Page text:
Egyptian filmmaker Alain Zaloum is to resurrect the memory of his father Karim Shukry Zaloum, the singer of the smash hit Take Me Back to Cairo, in a new film.
by Sherif Awad
In 1956, leading composer, singer and actor Mohamed Fawzy was sitting with a group of friends when he heard the voice of a young man covering an American song by Frankie Laine. The young man’s name was Karim Shukry and he was performing a Franco-Arab rendition of a well-loved song. Unlike many Egyptian singers of the day, Shukry sang in Arabic mixed with English in hopes of reaching an international audience.
Little did Shukry know that he was on the verge of popularity and that Fawzy would be his ticket to fame. The talented Fawzy composed the song Take Me Back to Cairo for Shukry, and it quickly became a popular hit, especially among Egyptian diaspora longing for their homeland. Shukry’s soulful voice was so poignant that when the minister of culture heard Take Me Back to Cairo, he asked Shukry to shoot an accompanying video with ancient Egyptian monuments in the background to be used as an anthem to attract tourists.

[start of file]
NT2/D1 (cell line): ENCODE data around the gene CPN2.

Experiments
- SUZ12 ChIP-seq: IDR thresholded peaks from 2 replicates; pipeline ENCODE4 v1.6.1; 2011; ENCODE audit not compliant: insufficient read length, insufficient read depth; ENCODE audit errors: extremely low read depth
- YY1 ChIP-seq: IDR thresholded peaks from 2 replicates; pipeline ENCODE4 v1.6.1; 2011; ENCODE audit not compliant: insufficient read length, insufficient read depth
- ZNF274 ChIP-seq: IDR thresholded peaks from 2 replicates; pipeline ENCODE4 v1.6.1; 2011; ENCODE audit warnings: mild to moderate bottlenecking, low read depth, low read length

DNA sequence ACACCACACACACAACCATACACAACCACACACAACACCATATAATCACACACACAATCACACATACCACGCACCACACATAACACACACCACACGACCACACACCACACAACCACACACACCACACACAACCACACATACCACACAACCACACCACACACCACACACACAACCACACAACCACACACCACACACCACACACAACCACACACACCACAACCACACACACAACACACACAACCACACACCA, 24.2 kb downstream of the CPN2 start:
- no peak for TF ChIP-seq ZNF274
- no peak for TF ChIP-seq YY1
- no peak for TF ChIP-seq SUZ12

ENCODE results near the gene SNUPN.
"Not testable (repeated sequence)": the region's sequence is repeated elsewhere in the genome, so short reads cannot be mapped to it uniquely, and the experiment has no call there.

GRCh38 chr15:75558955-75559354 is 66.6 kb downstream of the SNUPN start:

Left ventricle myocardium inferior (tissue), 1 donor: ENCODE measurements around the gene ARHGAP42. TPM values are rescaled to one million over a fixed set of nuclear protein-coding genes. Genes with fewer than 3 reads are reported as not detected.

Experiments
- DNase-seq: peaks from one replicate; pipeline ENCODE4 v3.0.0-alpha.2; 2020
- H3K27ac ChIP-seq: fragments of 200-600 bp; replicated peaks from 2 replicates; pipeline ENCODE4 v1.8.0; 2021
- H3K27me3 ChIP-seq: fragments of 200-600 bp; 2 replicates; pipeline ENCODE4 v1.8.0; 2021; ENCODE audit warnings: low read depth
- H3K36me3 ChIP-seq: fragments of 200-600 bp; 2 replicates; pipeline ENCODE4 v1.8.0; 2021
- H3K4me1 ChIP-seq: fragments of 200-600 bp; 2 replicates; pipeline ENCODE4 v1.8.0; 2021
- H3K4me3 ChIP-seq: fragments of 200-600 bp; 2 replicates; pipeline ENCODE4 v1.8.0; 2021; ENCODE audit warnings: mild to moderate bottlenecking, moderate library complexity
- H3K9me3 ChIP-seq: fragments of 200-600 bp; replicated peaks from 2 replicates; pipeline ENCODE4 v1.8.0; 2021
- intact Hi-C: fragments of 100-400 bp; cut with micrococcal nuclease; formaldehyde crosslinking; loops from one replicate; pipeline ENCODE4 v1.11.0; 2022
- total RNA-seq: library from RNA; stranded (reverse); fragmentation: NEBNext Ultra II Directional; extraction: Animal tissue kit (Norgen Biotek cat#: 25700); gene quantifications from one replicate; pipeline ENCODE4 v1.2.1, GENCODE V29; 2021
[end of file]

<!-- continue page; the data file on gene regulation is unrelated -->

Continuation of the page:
The song was followed by many in its style like Meshmesh Beih (Mr. Apricot), Samara and Inshallah and the popularity of Shukry’s music paved the way for other recording artists from the Middle East to find international success. Years later, the same song was covered by Egyptian singer Samir El-Eskandarany, who became an icon in the Franco-Arab genre.
Unbeknownst to many, Shukry’s full name was Jean Shukry Zaloum. He grew up in Heliopolis, where he attended Saint Georges School. While attempting to carve out a career in singing, Shukry used to work as regional manager at the Cairo offices of Metro-Goldwyn-Mayer. “Starting from 1961, Shukry used to finance his music recordings using his own money,” says his son Alain Zaloum. “To cut the production budget, Shukry recorded at dubbing studios in mono quality and in one take. His MGM boss often called him at the studio to make him come back to the office.”
A steady job by day and singing career by night both promised a good future for Shukry and his family, but in 1964, things went downhill when Zaloum lost his MGM job after rumors flew about him being of Jewish origins. Shukry, who was counting on his singing career, discovered that it was also affected by the same rumor. That year, he decided to leave Egypt with his wife and two sons, heading for Quebec where his wife’s Italian family lived.
“During my early childhood, I did not understand what it is my father used to do for a living,” remembers Alain Zaloum. “Bit by bit, I started to understand that he used to sing when his Egyptian records were pulled up on several occasions. In Quebec, he continued his movie-related work by making advertisement and posters for local cinemas.”